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President Biden Reflects On ‘Deadlist Year On Reacord For Transgender Americans’ During Day Of Remembrance 

President Joe Biden released a statement for Transgender Day Of Remembrance, where he paid tribute to “those we lose in the deadliest year on record for transgender Americans.” 

“We also remember the countless other transgender people, disproportionately Black and brown transgender women and girls, who face brutal violence, discrimination, and harassment.” 

The White House marked the day on Friday with a vigil in the Diplomatic Room of the White House, hosted by second gentleman Doug Emhoff. 

Transgender Day of Remembrance is meant to be the final day of Transgender Awareness Week, and it takes the time to memorialize victims of anti-transgender violence all across the country. The Human Rights Campaign recently declared 2021 as the deadliest year on record for transgender and nonbinary people, with at least 45 transgender or gender-nonconforming people on record being killed in hate-filled acts of violence. 

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 “Our hearts are with all who knew and loved the 45 people who have been killed this year. The march to end this epidemic of violence continues.” White House principal deputy press secretary Karine Jean-Pierre said in a tweet.

Within his statement, Biden called on the Senate to pass the Equality Act, which amends the 1964 Civil Rights Act to protect people from being discriminated against based on sexual orientation and gender identity. 

“The Equality Act will ensure that all people are able to live free from fear and discrimination, a right all Americans should have.” 

The Equality Act was passed in the House back in March, but has since been stalled by the Senate. “In spite of our progress strengthening civil rights for LGBTQI+ Americans, too many transgender people still live in fear and face systemic barriers to freedom and equality,” Biden wrote.

According to news reports, “the administration also released a report Saturday from the first Interagency Working Group on Safety, Opportunity, and Inclusion for Transgender and Gender Diverse Individuals, which is made up of representatives from the US Agency for International Development, the Departments of State, Justice, Housing and Urban Development, Health and Human Services, Education, Homeland Security, Labor, Interior and Veterans Affairs, the Equal Employment Opportunity Commission and the US Interagency Council on Homelessness.”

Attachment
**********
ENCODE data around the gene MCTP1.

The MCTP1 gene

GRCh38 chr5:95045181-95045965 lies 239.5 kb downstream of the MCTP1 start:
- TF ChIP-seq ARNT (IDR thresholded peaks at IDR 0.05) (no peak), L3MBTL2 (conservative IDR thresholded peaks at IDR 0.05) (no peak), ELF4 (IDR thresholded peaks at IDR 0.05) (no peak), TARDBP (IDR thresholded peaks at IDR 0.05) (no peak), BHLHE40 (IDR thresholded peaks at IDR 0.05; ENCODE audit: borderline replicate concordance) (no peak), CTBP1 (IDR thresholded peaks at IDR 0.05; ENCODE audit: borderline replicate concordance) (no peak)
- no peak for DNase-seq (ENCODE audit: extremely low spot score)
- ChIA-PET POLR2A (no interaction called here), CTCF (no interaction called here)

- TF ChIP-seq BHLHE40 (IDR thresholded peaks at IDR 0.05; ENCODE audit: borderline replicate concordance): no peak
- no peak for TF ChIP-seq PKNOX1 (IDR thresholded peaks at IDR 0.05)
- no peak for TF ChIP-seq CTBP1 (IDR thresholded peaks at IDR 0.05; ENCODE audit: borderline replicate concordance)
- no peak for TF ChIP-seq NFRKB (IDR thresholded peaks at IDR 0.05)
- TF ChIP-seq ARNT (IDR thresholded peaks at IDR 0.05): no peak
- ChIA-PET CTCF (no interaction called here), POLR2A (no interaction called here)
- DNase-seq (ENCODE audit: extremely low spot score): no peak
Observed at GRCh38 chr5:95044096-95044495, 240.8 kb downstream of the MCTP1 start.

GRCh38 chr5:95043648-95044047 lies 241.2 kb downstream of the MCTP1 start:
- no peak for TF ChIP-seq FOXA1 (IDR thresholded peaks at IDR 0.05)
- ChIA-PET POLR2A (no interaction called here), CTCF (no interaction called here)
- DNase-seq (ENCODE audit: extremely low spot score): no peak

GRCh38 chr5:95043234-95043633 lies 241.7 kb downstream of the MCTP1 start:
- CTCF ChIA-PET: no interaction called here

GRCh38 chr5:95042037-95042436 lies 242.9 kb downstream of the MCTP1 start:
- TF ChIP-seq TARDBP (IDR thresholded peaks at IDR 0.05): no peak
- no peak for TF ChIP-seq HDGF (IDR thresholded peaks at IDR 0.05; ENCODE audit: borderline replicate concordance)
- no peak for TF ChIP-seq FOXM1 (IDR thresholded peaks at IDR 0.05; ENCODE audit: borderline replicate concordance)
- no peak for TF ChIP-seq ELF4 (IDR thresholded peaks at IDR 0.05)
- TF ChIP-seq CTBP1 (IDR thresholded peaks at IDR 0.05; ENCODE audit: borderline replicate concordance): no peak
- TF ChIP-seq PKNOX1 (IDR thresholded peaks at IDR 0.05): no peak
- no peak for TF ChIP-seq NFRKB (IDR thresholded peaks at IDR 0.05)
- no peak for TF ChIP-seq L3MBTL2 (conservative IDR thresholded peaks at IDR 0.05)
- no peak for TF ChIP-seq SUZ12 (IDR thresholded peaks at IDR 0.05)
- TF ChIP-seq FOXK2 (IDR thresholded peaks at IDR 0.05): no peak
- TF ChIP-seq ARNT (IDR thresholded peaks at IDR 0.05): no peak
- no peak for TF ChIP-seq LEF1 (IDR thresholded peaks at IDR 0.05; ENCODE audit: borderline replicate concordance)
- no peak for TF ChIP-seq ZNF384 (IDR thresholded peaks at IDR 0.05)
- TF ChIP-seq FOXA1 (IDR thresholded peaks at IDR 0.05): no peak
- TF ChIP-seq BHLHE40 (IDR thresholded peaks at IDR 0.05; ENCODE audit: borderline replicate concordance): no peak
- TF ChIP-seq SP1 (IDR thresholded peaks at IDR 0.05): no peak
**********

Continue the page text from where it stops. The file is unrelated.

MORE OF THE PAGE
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The report also emphasized that the “violence against transgender Americans is the direct result of systemic anti-transgender stigma and hate, pervasive discrimination, disproportionate criminalization, and marginalization and exclusion of gender minorities, with violence against transgender communities heightened today due to a historic spike in legislation targeting transgender people for discriminatory and unjust treatment.”

Biden’s statement is the latest in a series of administrative motions that aim to support the LGBTQ+ community. Biden has since revered former president Trump’s ban on transgender Americans in the military, reinstated a special envoy for LGBTQ+ rights, and issued the first presidential proclamation to mark Transgender Day Of Visibility as an official day in March. 

Beyond the heightened violence that transgender Americans have faced this year, from a legislative standpoint their rights were also being consistently threatened. In fact, 2021 also marked a record year for anti-transgender legislation; 100 bills have been introduced among state legislators across 33 states all of which aimed at restricting the rights of transgender individuals. 

A majority of the bills target transgender youth, to which Bien responded: